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For Those Equity Investors Concerned About Valuation Levels
View from the Observation Deck
In the table above, the line shaded in yellow shows the S&P 500 Index's average price-to-earnings (P/E) ratio and average annual total return from 1960 through 2018. It offers a long-term perspective on the stock market.
One of our key takeaways from the table is the 9.79% average annual total return from 1960 through 2018, because it is essentially in line with the index's average annual total return of 9.99% from 1926-2018 (not shown in table), according to Ibbotson & Associates/Morningstar.
While the average P/E on the S&P 500 Index from 2010 through 2018 was 17.70, the trailing 12-month P/E stood at 16.64 as of 12/31/18 (not shown in table), below the 16.93 average P/E since 1960, according to Bloomberg.
As of 2/11/19, Bloomberg's consensus estimated P/E ratios for year-end 2019 and 2020 were 16.15 and 14.55, respectively.
The S&P 500 Index is currently at its cheapest levels relative to forward-looking earnings since 2013, according to
This chart is for illustrative purposes only and not indicative of any actual investment. There can be no assurance that any of the projections cited will occur. The illustration excludes the effects of taxes and brokerage commissions and other expenses incurred when investing. Investors cannot invest directly in an index. The S&P 500 Index is a capitalization-weighted index comprised of 500 stocks (currently 505) used to measure large-cap U.S. stock market performance.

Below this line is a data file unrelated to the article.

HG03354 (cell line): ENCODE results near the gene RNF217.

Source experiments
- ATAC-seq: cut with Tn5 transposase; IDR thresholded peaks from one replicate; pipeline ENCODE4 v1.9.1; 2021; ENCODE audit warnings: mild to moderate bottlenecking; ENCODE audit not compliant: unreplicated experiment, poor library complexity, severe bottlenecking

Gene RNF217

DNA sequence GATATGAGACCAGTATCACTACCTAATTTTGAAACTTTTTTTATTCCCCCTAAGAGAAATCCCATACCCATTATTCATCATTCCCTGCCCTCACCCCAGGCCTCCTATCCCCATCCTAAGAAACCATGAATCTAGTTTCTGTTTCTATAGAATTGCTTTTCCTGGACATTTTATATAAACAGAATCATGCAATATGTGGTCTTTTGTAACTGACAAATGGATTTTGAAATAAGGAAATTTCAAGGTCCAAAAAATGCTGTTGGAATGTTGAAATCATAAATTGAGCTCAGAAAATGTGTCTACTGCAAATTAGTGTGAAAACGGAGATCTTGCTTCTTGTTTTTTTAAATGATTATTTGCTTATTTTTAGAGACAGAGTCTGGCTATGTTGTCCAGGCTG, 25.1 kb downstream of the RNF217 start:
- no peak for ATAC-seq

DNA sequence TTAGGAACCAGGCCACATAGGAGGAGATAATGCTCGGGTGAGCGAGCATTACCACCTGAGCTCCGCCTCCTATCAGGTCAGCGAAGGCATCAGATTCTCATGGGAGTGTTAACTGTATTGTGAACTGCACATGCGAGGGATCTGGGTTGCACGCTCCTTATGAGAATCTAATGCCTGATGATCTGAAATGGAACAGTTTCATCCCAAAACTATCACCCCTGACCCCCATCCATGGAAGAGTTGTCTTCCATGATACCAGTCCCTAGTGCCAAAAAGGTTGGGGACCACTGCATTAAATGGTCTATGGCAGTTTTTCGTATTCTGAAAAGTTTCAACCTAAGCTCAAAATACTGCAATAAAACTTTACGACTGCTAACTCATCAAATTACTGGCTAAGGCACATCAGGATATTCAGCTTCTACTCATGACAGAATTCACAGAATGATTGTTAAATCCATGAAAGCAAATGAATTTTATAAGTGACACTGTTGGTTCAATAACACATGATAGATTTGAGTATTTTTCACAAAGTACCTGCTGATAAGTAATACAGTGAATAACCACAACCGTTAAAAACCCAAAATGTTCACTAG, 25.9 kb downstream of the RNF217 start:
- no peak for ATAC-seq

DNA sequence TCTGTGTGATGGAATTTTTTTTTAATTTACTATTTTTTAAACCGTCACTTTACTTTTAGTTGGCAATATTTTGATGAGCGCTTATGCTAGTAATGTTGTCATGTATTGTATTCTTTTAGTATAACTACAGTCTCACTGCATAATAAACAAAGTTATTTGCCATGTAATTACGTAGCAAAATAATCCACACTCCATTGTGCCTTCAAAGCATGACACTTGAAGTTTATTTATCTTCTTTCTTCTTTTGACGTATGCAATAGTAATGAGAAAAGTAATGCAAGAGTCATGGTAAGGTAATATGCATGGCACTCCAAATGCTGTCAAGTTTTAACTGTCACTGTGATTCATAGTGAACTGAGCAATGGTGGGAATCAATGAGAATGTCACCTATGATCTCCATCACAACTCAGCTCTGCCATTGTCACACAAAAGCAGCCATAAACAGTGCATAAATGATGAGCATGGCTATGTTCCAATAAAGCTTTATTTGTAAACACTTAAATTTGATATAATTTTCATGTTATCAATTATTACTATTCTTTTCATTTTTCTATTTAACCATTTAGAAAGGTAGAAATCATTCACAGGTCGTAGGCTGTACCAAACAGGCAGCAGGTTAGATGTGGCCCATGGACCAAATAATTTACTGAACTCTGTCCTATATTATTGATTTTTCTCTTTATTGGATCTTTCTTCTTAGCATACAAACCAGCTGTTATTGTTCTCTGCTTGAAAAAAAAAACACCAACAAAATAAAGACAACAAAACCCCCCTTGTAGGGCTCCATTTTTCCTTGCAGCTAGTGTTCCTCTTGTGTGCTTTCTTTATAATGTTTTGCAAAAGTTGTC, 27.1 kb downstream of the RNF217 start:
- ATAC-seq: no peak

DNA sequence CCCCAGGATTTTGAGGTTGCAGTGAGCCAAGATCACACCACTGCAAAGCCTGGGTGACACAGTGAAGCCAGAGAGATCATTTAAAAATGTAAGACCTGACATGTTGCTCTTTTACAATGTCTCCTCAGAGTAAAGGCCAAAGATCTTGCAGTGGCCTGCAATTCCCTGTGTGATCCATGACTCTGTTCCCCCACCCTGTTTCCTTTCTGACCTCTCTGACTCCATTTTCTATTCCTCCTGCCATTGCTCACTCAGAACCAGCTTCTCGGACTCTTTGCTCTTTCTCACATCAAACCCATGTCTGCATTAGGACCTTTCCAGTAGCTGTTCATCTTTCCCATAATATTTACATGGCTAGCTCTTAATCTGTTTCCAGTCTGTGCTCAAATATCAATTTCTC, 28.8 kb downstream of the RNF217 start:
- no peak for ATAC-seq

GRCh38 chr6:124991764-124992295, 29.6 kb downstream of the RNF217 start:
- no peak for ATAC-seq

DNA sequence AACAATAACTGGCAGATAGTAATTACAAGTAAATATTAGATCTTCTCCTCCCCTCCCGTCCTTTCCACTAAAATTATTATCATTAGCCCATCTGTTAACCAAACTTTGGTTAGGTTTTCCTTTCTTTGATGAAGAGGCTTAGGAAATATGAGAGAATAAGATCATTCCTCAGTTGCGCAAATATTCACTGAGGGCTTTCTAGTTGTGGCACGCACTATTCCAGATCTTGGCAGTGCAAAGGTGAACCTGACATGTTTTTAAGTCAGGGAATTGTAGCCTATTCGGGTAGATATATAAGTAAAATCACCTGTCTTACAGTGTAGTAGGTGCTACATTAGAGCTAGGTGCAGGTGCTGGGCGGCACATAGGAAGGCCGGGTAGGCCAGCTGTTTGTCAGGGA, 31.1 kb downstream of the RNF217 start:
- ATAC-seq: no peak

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Tuesday, February 12, 2019 @ 2:34 PM
These posts were prepared by First Trust Advisors L.P., and reflect the current opinion of the authors. They are based upon sources and data believed to be accurate and reliable. Opinions and forward looking statements expressed are subject to change without notice. This information does not constitute a solicitation or an offer to buy or sell any security.